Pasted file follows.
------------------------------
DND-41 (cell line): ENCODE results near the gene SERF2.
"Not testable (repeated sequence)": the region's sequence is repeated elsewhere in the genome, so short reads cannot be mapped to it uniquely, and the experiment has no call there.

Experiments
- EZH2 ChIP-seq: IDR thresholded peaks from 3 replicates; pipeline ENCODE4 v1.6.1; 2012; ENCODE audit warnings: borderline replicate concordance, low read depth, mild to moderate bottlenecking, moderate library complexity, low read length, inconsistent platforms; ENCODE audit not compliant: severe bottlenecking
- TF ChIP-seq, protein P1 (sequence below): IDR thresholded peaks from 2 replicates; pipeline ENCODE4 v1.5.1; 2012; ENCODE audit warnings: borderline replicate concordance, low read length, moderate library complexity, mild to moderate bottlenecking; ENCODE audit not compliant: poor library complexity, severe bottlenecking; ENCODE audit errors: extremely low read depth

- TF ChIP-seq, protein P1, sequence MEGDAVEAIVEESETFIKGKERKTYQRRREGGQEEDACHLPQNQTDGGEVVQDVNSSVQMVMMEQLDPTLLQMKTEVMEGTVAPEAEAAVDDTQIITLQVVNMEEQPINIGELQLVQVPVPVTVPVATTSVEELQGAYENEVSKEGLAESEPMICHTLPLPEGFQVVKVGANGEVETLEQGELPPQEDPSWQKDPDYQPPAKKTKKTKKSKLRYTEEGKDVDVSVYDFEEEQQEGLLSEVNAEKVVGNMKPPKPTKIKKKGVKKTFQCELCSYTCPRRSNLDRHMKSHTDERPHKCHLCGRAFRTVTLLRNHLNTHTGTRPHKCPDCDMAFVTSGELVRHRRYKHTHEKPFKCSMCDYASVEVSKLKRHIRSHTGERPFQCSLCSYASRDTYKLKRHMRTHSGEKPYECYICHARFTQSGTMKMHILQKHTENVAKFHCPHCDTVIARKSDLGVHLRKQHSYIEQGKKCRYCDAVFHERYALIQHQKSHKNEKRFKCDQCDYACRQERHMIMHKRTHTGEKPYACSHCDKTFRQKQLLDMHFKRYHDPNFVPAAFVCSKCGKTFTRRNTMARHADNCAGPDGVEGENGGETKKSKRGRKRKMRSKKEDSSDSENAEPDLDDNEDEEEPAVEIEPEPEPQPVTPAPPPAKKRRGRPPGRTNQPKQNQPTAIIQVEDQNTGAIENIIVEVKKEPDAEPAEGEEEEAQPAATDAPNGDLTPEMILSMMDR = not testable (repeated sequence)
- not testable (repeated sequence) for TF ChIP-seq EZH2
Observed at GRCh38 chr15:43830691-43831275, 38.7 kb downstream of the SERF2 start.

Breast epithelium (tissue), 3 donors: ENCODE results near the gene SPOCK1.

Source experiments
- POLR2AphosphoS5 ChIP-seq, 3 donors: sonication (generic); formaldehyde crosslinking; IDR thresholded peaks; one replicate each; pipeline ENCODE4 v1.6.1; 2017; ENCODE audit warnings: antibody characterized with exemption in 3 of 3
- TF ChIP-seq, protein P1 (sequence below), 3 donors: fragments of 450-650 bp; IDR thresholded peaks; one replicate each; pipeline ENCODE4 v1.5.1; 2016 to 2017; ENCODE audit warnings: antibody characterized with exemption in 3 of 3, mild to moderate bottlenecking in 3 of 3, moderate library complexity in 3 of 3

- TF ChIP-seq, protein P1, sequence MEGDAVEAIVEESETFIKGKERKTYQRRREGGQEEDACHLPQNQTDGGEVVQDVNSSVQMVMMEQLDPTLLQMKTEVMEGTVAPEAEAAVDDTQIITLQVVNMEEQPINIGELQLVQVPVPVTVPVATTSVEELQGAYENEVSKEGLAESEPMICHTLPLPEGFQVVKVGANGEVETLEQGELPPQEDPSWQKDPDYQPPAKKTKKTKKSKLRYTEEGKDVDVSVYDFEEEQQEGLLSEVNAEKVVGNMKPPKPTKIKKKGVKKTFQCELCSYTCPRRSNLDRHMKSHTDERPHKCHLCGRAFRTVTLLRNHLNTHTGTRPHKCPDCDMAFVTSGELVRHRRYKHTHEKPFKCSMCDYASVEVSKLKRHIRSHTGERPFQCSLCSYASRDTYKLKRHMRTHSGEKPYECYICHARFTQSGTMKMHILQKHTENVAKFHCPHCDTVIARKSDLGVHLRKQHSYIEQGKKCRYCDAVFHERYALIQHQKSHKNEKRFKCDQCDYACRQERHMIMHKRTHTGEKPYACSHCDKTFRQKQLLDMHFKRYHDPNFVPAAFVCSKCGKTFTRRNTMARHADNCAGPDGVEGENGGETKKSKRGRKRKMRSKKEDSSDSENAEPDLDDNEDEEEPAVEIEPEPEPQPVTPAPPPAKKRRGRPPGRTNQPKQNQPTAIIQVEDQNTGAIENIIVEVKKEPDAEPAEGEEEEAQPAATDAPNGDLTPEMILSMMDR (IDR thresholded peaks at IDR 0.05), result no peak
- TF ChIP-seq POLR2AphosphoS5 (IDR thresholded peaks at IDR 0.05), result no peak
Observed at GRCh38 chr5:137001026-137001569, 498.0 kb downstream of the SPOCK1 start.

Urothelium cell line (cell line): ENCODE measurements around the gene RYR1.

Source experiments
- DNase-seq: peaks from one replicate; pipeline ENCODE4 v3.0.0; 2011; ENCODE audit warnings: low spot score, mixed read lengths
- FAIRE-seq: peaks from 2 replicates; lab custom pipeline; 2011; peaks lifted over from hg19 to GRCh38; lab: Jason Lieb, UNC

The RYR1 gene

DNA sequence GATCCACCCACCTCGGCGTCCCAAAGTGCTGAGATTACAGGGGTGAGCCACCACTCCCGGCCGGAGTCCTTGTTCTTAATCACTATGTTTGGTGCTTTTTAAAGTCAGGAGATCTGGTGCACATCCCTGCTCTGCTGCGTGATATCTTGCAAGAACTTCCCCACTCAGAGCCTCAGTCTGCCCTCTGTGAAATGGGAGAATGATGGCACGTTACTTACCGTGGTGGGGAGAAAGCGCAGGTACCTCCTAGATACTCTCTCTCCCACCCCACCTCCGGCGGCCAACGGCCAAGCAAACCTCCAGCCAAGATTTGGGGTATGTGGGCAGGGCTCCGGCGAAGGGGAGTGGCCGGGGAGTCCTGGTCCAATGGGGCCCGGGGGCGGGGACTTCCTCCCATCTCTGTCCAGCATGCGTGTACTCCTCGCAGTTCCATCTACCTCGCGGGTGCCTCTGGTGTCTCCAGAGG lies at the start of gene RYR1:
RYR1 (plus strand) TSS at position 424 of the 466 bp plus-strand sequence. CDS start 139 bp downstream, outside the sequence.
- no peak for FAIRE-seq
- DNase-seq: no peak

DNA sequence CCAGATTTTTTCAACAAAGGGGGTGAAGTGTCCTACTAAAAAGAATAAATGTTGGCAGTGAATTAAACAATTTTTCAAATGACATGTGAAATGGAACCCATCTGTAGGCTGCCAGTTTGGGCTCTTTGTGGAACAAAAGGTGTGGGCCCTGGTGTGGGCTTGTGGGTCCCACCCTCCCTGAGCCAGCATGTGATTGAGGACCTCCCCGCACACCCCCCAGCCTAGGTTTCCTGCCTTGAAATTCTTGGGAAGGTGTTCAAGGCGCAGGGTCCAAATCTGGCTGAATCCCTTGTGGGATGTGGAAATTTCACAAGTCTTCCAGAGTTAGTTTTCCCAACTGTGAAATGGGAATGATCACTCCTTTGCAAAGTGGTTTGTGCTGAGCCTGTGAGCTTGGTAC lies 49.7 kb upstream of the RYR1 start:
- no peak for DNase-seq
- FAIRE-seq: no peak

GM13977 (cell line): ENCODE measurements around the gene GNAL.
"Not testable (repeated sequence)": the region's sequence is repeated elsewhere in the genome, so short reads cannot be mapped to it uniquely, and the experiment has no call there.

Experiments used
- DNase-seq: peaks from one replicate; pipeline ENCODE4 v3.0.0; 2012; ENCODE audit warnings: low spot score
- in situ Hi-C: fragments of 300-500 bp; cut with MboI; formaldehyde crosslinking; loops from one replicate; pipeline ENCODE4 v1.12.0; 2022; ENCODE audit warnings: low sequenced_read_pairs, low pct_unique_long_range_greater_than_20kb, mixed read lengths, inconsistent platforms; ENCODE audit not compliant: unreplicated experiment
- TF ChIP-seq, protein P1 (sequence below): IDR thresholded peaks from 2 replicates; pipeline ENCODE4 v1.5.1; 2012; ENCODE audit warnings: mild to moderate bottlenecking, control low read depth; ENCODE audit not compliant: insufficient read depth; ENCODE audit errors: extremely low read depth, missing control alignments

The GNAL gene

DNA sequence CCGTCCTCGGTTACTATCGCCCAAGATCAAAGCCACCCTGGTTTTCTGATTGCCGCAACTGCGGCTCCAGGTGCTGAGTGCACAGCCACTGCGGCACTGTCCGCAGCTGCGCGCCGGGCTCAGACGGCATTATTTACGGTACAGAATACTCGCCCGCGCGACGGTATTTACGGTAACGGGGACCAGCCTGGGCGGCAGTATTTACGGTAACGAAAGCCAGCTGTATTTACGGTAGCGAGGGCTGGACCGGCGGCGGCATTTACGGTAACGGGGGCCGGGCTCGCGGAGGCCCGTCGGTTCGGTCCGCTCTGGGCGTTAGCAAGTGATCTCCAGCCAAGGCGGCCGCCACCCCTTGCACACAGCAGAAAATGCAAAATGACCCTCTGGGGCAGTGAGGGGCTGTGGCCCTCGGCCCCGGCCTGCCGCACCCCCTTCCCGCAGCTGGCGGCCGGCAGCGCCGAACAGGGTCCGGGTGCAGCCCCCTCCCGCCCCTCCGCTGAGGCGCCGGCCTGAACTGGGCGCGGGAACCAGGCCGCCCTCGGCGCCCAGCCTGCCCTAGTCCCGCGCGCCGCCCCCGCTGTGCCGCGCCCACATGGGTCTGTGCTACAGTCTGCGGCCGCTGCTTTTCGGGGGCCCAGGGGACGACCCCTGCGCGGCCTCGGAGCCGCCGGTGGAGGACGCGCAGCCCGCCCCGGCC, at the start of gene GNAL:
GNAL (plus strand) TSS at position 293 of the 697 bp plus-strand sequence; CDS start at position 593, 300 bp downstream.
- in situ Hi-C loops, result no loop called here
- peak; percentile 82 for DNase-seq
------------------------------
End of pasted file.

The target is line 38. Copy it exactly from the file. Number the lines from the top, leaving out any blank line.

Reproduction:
- peak; percentile 82 for DNase-seq